I will admit to being slightly disingenuous in dividing these posts into ‘Christmas Past’ and ‘Christmas Present’; the concert is after all entitled ‘Christmas Past and Present’ and as I’ve already had occasion to observe, a large portion of the programme reflects this unity in setting old, familiar words in new, surprising ways, whether through arrangement or original composition. However, I think these are also the works most readily accessible to an audience, so I’ve been looking to the outer ends of the spectrum in the hope of shining a light on the more arcane items.

Composed by our glorious leader Mark Jordan for the John Lewis Partnership’s Nine Lessons and Carols in 2009, In Splendoribus Sanctorum (In the Brightness of the Saints – Psalm 110) was designed specifically to be sung before the Ninth Lesson, the powerfully resonant opening of St John’s Gospel: ‘In the beginning was the Word’. Consequently the piece is written as a kind of sustained fanfare, with a gentler middle section where a solo soprano exemplifies the feminine quality of the passage ‘before the day star, in the womb I begot you’. Mark also tells me that as an inside ‘musical joke’ the ‘scrunchy’ chords are full of ninths!

The Golden Tree (2014) is another recent piece written for John Lewis by a young composer, Thomas Hewitt Jones. In this case the text, by Paul Williamson, is also new; yet words and music have a self-consciously archaic flavour as Hewitt Jones responds to the mysticism of the poetry, which has a kind of prophetic quality reminiscent of Isaiah in its tracing of the genealogy of Christ.  The mood is prevailingly contemplative, though it rises to peaks of ecstatic affirmation before subsiding once more into the quietly protective arms of Mary.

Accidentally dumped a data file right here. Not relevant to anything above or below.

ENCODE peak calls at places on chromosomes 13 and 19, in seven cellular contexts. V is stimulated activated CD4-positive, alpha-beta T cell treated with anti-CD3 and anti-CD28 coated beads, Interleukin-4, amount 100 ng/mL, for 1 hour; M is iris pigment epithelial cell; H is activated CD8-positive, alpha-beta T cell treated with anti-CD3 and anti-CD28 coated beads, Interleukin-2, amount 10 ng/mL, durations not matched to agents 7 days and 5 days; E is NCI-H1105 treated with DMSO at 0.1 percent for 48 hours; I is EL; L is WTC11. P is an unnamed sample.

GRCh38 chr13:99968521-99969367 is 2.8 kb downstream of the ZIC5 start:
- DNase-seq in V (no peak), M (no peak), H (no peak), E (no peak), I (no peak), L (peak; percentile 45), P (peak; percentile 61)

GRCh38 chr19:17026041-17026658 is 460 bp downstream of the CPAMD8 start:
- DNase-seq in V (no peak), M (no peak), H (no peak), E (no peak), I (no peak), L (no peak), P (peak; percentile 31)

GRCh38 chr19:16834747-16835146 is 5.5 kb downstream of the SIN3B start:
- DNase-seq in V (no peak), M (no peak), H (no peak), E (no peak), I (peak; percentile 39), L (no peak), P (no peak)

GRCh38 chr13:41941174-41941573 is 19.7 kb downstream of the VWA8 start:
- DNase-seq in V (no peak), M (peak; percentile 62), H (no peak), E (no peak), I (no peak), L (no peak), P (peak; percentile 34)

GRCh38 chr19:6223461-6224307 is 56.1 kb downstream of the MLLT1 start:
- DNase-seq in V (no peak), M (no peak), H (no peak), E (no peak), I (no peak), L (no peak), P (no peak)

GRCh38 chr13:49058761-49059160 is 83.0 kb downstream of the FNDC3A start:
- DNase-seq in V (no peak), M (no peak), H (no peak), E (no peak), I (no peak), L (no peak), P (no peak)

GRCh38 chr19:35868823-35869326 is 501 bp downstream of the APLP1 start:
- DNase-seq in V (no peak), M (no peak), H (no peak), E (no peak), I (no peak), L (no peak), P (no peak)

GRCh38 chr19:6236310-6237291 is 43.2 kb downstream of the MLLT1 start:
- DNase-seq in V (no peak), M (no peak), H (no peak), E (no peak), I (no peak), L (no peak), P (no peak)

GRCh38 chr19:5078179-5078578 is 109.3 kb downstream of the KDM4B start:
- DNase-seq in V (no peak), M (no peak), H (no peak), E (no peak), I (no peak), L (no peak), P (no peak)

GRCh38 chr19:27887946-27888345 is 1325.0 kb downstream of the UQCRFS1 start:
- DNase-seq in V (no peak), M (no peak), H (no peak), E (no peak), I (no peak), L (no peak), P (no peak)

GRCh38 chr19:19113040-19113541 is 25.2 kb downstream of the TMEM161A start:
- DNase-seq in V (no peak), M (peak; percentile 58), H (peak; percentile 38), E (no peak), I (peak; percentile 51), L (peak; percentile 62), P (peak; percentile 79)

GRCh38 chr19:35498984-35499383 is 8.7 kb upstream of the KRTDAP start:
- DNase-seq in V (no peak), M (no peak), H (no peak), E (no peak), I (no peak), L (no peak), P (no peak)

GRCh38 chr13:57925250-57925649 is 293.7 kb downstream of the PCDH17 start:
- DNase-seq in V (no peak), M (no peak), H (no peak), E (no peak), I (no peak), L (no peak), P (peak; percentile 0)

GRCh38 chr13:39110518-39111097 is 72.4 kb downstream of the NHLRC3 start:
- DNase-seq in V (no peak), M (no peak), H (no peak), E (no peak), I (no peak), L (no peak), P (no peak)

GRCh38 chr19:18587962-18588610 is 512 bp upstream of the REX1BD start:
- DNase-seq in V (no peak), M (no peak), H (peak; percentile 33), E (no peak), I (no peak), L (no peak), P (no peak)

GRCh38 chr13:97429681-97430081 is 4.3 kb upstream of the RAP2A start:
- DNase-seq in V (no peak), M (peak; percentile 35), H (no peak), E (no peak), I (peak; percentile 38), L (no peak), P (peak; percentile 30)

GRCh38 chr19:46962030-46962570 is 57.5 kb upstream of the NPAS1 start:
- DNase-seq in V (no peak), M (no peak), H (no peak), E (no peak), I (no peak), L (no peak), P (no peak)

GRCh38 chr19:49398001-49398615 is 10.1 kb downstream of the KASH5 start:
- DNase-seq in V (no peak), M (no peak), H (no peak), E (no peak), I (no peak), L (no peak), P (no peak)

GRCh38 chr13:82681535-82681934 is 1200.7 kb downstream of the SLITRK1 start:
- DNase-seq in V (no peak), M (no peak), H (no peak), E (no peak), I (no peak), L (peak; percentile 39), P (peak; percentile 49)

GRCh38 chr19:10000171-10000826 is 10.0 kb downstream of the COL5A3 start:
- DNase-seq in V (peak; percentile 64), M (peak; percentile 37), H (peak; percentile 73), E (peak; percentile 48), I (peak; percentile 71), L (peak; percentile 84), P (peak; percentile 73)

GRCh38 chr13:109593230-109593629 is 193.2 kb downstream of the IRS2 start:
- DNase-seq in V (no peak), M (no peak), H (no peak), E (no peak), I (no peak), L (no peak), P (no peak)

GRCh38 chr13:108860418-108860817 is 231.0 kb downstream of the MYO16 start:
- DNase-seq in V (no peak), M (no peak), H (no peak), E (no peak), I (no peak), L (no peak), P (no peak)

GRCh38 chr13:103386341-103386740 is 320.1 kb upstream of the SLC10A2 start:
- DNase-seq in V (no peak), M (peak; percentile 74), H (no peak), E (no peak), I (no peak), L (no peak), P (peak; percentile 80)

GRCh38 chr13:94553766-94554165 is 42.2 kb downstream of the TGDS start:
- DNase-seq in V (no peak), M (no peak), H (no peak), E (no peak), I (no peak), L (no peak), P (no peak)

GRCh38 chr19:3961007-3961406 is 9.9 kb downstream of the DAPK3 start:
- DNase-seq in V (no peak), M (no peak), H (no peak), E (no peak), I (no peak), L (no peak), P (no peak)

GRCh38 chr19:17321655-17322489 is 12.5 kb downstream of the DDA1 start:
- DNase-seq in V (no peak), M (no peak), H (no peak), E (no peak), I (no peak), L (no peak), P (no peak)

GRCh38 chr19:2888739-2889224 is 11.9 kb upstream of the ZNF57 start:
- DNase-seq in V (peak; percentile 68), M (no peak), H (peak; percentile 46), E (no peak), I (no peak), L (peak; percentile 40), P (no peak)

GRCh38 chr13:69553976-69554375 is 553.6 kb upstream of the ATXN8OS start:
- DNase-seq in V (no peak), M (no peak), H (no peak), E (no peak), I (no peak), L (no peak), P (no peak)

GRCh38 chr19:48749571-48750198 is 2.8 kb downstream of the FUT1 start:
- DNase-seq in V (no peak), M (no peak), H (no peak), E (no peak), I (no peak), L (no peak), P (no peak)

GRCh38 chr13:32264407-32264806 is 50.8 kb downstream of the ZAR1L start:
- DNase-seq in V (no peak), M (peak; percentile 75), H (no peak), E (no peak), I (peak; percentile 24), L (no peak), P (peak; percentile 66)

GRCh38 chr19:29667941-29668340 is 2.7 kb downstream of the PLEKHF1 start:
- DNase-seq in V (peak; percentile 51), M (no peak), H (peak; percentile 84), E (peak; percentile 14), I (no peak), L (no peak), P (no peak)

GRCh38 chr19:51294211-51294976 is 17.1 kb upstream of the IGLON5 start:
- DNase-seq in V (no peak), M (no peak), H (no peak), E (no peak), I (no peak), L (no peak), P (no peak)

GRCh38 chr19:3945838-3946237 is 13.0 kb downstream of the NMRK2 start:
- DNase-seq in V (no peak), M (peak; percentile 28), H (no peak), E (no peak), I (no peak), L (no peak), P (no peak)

Carl Rütti’s A Patre Unigenitus (The Only-begotten of the Father – 2011) sets an adapted version of a 15th Century macaronic text, whereby the main exposition in English is punctuated by Latin ‘soundbites’. The whole piece is a continuous crescendo, beginning with a quiet statement of the rather mysterious melody by the sopranos over a tolling organ note and ending on a triple forte chord spread across the voices. On the way, it swings almost disconcertingly between a stately 3/2 and jubilant dance-like sections in 6/8, skilfully combining a sense of awe and wonder with that of joyful celebration.

Alleluya, A New Work is Come on Hand (1952) is probably Peter Wishart’s most well-known composition. Dominated by its riotous, tumbling Alleluias, it is a piece which cleverly tips its hat to its medieval text through its angular, almost raw, unison sections but yet feels distinctively modern in its surprising harmonic shifts and complex syncopations.

John Gardner’s exuberant modern setting of the classic ‘Tomorrow shall be my dancing day’ (1965) also employs heavy syncopation, dismantling the lyrical flow of the traditional tune in favour of a  jaunty, almost jerky, melody with percussive organ accompaniment, giving the piece a breathlessly joyful, headlong momentum from first to last bars.

Oxford Pro Musica Singers very much hope you enjoy our concert and wish you Season’s Greetings!